Qatar City
Skyline of Doha, Qatar: Ratings agency Fitch says Qatari and Saudi banks are better placed than Gulf Cooperation Council peers to cope with a possible oil price shock. Sean Gallup/Getty Images

Banks in Saudi Arabia and Qatar are better placed than Gulf Cooperation Council (GCC) peers to cope with an eventual deterioration in asset quality brought about by a prolonged period of weak oil prices, says Fitch Ratings.

In a note to clients, the ratings agency said its base case scenario is that gross domestic product (GDP) will continue to grow in 2017 and 2018 across all GCC countries, and it forecasts a gradual rise in oil prices to $5 a barrel by 2018.

"Nevertheless, we examined the impact of lower for longer oil prices on asset quality across the region and concluded that loss-absorption capacity in the Saudi banking sector ranks highest among GCC countries and that both Saudi Arabia and Qatar would continue to offer the soundest lending opportunities under that scenario, suggesting impaired loan ratios should increase more slowly in these countries than their peers," Fitch said.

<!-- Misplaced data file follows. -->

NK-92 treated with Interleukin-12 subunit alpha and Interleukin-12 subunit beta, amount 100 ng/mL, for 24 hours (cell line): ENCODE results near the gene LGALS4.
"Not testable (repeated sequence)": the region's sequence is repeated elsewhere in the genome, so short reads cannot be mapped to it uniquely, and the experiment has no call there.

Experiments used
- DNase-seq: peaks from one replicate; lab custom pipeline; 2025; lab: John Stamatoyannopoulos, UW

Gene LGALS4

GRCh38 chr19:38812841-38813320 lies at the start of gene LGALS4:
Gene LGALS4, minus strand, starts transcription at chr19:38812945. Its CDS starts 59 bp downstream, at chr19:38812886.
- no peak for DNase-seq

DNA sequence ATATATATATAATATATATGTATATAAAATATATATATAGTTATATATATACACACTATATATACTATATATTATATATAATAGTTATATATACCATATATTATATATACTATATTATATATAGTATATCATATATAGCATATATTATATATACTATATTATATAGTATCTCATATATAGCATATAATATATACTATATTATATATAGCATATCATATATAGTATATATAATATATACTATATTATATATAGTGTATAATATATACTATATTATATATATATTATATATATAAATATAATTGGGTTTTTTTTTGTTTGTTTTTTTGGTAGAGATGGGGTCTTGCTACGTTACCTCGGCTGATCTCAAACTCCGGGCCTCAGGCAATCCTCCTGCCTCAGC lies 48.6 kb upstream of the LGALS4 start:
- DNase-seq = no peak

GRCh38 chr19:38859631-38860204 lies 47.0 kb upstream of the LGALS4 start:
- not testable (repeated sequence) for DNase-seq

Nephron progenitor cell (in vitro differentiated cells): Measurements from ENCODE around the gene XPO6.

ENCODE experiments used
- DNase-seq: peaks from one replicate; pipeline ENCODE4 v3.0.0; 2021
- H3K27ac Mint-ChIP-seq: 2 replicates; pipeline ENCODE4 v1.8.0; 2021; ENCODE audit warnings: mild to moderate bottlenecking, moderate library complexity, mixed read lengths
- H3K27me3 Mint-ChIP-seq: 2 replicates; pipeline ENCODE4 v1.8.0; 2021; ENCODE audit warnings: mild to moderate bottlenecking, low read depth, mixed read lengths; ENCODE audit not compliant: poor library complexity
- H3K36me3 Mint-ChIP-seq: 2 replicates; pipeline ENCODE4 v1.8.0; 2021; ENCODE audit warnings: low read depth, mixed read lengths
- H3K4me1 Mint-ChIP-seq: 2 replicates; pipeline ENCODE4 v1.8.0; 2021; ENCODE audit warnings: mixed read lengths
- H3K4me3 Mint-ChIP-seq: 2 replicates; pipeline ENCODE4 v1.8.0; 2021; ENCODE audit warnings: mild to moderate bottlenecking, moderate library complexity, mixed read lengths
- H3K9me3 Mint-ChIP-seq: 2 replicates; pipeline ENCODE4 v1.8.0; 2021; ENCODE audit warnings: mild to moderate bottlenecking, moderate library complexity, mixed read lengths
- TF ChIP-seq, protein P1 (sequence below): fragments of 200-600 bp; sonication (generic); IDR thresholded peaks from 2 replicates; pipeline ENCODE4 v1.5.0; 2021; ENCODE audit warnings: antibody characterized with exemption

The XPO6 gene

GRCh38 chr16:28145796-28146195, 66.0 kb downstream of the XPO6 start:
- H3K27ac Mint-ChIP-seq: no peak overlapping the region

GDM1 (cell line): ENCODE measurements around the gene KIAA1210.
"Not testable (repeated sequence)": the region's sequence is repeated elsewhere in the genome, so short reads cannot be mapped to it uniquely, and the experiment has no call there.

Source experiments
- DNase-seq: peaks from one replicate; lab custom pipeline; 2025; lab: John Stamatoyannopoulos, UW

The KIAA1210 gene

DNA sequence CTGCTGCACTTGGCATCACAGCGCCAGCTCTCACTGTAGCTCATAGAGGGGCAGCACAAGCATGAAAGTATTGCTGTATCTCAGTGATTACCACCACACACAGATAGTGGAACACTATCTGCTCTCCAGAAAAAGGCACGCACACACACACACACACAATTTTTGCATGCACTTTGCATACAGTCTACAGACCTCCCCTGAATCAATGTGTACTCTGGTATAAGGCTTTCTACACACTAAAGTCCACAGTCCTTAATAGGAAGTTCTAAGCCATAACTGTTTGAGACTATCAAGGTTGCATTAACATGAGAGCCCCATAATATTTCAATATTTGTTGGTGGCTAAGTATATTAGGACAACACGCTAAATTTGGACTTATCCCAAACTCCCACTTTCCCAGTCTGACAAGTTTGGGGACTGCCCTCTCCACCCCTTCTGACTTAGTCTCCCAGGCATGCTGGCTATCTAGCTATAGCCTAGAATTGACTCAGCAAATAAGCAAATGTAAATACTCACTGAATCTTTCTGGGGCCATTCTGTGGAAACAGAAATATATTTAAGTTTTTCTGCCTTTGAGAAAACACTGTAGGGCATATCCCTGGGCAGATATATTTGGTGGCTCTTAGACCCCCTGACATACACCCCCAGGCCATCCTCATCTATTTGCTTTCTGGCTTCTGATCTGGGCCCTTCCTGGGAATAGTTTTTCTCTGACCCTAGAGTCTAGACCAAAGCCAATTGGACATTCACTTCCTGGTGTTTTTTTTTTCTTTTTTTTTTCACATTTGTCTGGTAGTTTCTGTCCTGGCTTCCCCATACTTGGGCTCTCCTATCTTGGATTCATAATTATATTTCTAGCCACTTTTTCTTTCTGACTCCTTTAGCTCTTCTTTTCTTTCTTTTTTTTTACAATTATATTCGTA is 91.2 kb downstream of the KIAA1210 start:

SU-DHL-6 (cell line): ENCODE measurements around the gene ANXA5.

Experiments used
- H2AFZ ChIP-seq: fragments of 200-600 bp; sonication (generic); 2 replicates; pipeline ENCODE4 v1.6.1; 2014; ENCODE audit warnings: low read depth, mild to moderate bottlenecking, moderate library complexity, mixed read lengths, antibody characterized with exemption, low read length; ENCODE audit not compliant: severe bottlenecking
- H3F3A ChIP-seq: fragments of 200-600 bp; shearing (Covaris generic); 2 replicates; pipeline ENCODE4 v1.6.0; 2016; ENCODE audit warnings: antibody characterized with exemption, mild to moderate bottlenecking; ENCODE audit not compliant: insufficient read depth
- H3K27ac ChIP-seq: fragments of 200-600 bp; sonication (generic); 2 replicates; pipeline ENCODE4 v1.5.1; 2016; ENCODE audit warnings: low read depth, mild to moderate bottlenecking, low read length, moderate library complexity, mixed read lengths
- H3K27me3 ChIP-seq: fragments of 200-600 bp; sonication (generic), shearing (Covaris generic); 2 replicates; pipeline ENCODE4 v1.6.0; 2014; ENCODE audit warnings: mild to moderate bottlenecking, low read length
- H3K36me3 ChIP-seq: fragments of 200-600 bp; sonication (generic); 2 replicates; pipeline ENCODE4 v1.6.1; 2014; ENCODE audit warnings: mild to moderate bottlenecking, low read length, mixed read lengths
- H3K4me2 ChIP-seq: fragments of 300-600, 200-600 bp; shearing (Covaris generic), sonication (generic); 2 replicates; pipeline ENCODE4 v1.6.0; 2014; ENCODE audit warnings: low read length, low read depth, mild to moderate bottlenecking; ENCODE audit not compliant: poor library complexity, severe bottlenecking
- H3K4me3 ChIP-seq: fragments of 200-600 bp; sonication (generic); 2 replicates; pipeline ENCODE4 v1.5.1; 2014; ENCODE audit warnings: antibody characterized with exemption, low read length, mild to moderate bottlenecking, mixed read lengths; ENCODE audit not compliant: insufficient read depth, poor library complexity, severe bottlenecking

The operating environment is a positive ratings factor for banks in Saudi Arabia, Qatar and the United Arab Emirates (UAE), it noted further.

"In our view, business opportunities are strongest in Saudi Arabia and the UAE, reflecting the countries' larger and more diversified economies. In Qatar, we are not expecting any significant cuts to government spending and numerous government-sponsored projects continue to provide profitable, low-risk, lending opportunities for banks."

Relative to GCC peers, the operating environment has a neutral impact on bank asset quality in Kuwait, where Fitch expects little change to government spending patterns, while in Oman and Bahrain it "weighs negatively" on asset quality reflecting the smaller scale of public sector spending and indirectly fewer lending opportunities in those countries.